The Office of Inspector General of the Department of Health and Human Services has just released a report examining problems with incident to billing by physicians, and seeking restrictions on the use of that billing arrangement. The report, titled "Prevalence and Qualifications of Non-Physicians Who Performed Medicare Physician Services" was posed by the OIG on August 6, 2009. The OIG believes that incident to services may be vulnerable to over-utilization and may put beneficiaries at risk of receiving services that do not meet professionally recognized standards of care. For the audit, OIG reviewed the data for the first quarter of 2007 and identified all the days during which Medicare allowed services for physicians in a single day that exceeded 24 hours of physician work time, which would be measured by RVUs. They selected 250 of these "physician day combinations" and requested that the physicians identify who performed each service that Medicare allowed on those selected days, using a variety of audit and physician contact techniques. OIG concluded that unqualified non-physicians performed 21% of the services that physicians did not perform personally.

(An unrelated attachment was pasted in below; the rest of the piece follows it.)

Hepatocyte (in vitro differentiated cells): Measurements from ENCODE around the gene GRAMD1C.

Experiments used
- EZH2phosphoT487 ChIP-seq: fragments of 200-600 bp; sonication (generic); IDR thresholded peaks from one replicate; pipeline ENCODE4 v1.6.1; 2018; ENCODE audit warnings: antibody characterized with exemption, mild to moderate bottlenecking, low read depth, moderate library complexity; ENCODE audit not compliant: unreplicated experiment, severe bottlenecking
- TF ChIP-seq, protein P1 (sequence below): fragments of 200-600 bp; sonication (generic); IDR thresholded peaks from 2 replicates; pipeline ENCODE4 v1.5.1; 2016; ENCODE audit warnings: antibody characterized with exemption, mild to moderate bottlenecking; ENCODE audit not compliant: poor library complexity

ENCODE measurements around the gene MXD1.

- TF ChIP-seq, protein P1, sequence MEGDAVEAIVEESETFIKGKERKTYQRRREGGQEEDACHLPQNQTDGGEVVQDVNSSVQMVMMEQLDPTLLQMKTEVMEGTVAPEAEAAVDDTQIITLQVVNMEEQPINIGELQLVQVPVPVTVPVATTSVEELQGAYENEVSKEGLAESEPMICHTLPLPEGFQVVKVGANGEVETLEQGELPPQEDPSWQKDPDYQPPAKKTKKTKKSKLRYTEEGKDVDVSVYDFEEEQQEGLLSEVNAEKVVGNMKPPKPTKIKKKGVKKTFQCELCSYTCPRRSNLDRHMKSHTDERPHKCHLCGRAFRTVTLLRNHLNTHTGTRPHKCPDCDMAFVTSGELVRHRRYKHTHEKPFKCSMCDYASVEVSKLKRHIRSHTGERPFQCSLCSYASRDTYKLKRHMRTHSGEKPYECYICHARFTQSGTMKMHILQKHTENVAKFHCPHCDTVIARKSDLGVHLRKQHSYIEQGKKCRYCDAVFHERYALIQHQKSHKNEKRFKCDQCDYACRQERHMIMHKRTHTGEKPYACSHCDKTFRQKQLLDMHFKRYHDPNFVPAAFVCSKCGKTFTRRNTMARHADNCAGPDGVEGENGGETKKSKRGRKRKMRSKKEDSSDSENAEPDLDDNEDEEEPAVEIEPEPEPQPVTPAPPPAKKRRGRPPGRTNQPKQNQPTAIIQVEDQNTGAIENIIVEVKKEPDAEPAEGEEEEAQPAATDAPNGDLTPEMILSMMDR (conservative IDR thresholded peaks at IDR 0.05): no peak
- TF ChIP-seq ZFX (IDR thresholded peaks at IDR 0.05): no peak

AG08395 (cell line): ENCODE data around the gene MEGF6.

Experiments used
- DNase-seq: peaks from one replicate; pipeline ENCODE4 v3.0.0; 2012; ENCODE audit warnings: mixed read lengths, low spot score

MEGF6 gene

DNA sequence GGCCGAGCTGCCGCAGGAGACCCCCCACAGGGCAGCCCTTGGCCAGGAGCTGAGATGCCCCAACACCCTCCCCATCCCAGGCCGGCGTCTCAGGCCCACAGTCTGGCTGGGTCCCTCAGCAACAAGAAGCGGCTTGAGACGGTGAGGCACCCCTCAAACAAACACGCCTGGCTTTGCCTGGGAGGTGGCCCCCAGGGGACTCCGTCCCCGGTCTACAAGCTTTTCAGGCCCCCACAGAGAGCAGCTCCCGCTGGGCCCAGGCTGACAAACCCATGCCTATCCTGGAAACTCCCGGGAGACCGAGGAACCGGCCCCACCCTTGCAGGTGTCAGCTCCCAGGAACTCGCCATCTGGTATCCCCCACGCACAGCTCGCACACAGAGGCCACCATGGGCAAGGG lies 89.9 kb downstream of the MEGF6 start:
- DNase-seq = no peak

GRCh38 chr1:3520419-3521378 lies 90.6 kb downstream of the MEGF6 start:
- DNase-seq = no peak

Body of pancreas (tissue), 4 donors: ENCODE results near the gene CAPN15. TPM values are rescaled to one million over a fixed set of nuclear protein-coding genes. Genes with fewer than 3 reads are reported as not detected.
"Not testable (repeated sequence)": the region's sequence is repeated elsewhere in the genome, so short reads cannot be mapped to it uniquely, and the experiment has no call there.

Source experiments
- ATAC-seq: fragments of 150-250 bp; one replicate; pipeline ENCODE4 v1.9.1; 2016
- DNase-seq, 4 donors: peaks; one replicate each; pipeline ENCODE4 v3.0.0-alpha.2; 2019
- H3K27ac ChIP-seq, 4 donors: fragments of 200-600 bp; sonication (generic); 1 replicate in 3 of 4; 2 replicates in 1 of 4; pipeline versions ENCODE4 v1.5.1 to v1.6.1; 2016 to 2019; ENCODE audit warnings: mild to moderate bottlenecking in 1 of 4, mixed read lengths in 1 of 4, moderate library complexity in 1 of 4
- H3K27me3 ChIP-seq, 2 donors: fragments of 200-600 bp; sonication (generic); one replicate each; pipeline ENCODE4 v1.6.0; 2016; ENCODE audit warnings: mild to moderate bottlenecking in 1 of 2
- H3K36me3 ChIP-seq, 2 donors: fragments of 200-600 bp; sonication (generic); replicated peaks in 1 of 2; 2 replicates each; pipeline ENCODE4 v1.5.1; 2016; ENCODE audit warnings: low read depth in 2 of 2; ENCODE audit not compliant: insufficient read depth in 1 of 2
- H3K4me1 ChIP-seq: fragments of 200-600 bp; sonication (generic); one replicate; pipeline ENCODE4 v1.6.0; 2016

OIG recommended as follows:

1. CMS should see revisions to the incident to rule and require that physicians who do not personally perform the services they bill to Medicare ensure that no persons do perform such services except non-physicians who have the necessary training, certification, and/or licensure in accordance with state laws and regulations.

2. CMS should require physicians who bill incident to services to identify the services on their Medicare claim forms by using the service code modifier.

3. CMS should specifically address claims for services detected and billed by physicians but performed by non-physicians that were "not incident to" and were for rehabilitation therapy services performed by non-physicians without the training of a therapist.